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Countries need to do much more to close gender gaps worldwide, according to a new OECD report.
The Pursuit of Gender Equality: An Uphill Battle  presents a stark call to action, highlighting that very little progress has been made since the 2012 OECD report Closing the Gender Gap Now . 
In the latest survey carried out in 2012 on the pursuit of gender equality, OECD countries identified the three most important gender inequality issues: violence against women, the persisting large gender wage gap, and the unequal sharing of unpaid work. Many countries are now prioritising these issues in policy, and many are also pushing to get more women into public and private sector leadership.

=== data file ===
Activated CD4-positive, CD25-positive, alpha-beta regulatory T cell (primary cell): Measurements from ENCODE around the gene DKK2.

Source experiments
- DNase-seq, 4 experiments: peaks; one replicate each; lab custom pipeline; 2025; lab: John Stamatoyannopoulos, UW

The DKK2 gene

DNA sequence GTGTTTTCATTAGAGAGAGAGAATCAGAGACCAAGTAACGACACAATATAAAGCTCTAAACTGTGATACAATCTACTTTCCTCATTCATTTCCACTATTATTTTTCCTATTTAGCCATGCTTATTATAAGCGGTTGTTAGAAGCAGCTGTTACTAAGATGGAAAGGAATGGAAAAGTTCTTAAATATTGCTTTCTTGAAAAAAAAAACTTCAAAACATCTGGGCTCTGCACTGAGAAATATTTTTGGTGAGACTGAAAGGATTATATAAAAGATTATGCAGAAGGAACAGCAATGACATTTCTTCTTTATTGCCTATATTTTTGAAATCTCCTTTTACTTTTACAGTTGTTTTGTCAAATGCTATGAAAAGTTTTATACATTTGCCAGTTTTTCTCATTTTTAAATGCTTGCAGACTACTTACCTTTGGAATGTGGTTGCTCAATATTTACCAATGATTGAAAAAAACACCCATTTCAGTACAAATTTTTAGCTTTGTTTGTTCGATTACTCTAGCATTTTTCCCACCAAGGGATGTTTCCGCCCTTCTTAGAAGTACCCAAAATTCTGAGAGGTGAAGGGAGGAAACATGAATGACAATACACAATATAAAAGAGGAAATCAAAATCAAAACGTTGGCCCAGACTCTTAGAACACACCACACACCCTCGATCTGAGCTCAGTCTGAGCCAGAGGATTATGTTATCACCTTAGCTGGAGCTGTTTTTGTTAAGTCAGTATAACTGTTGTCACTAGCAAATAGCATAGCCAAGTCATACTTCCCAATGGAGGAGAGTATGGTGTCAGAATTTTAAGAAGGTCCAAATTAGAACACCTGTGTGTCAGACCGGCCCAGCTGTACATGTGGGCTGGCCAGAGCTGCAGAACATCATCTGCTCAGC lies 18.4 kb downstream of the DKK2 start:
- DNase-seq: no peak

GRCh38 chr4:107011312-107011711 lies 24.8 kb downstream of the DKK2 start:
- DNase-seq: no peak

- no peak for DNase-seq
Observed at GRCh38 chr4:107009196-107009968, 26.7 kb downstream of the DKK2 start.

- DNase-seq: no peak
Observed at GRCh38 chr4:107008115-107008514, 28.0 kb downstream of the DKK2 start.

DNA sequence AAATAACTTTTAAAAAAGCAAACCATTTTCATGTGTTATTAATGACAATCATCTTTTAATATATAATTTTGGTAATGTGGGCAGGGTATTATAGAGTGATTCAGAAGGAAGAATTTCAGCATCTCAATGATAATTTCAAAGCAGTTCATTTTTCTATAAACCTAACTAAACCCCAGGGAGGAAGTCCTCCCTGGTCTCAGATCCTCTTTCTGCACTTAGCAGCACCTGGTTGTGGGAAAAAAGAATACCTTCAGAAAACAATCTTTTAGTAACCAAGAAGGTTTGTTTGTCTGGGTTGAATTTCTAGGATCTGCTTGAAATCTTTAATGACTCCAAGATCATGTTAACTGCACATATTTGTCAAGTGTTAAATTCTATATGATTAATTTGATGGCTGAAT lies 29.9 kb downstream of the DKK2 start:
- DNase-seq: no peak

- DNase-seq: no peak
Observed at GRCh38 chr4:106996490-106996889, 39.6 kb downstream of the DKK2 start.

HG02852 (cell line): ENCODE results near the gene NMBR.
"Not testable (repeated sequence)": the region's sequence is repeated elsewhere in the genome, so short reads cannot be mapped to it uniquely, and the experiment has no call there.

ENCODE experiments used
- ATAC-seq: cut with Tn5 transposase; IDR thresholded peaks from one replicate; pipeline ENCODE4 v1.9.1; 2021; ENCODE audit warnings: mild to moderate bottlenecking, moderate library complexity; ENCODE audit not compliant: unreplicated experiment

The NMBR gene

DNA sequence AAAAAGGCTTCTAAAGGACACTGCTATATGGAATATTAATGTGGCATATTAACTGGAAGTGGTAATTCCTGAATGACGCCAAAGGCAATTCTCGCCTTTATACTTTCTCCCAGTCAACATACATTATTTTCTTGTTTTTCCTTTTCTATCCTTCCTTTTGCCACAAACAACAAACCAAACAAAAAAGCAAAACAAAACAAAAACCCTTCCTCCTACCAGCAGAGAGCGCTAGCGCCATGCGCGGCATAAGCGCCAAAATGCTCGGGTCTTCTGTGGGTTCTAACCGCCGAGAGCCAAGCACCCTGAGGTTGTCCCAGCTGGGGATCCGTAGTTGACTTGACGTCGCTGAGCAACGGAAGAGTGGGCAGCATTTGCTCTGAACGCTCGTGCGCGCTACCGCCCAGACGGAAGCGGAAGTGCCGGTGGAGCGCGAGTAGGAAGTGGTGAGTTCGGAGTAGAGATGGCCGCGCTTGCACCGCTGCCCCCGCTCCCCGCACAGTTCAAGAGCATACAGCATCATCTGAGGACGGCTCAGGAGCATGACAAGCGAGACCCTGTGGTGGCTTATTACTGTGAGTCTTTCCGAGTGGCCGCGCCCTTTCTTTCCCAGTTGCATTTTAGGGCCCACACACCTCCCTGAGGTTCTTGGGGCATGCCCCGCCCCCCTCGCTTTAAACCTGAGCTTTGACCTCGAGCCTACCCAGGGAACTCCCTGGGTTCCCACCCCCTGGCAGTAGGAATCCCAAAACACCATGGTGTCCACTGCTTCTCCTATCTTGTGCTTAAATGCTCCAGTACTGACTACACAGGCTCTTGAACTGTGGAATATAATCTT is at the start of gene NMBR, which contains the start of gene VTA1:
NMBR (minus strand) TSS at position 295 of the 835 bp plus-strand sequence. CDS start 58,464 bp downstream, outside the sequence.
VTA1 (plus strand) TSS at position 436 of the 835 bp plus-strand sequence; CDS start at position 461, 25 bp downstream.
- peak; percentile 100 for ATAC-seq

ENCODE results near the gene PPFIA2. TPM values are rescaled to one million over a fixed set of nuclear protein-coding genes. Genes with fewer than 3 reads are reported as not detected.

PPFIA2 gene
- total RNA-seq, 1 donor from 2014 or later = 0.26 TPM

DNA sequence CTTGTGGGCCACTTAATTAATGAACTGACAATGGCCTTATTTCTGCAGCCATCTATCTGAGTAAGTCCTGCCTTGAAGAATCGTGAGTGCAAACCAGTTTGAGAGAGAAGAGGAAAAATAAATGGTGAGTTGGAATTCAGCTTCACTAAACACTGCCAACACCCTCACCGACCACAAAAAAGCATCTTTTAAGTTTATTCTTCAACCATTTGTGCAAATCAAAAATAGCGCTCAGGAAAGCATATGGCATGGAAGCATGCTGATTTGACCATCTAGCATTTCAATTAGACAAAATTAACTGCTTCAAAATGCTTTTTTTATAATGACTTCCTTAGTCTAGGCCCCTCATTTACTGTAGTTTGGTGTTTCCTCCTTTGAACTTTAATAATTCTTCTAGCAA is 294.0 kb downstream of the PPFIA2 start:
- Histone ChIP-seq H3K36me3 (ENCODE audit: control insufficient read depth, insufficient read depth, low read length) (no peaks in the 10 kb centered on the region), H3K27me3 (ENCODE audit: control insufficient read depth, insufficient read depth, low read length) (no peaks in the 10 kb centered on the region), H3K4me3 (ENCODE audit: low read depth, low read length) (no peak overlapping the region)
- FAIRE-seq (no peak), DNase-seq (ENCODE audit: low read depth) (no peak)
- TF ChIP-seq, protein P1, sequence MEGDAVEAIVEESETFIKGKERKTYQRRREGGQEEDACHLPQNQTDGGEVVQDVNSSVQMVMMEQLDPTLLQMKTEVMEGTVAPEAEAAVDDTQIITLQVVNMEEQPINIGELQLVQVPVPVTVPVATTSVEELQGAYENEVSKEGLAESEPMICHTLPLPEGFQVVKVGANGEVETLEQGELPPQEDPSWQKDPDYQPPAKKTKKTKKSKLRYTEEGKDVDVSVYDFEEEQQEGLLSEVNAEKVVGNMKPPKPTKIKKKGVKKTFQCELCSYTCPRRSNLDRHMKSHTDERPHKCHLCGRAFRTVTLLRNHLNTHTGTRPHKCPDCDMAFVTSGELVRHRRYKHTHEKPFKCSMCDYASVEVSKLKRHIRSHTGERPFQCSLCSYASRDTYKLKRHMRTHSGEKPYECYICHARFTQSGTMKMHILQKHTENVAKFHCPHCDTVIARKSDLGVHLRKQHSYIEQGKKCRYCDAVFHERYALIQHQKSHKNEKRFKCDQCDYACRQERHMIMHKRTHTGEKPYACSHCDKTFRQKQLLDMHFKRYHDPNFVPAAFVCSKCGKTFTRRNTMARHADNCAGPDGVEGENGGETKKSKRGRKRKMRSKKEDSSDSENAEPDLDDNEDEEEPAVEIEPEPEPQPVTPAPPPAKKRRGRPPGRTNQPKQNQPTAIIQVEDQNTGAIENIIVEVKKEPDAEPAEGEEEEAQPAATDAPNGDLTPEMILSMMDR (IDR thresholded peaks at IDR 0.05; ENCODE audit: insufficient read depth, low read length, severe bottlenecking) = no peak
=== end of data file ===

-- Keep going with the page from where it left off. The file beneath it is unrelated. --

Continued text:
Some progress has been made, the report notes. Nonetheless, gender gaps persist in all areas of social and economic life across countries, and the size of these gaps has often changed little in recent years. Women's labour force participation rates have moved closer to men's rates over the past few decades, but in every OECD country women are still less likely than men to engage in paid work. 

Clearly much remains to be done to narrow, and ultimately close, gender gaps across all countries. The report outlines not only the social but also the strong economic case for action: reducing the gender gap in labour force participation by 25% by 2025, as agreed by G20 leaders, could add 1 percentage point of growth to projected baseline GDP growth across the OECD over the period 2013-25, and almost 2.5 percentage points if gender participation gaps were halved by 2025. 

To access the report, please click here.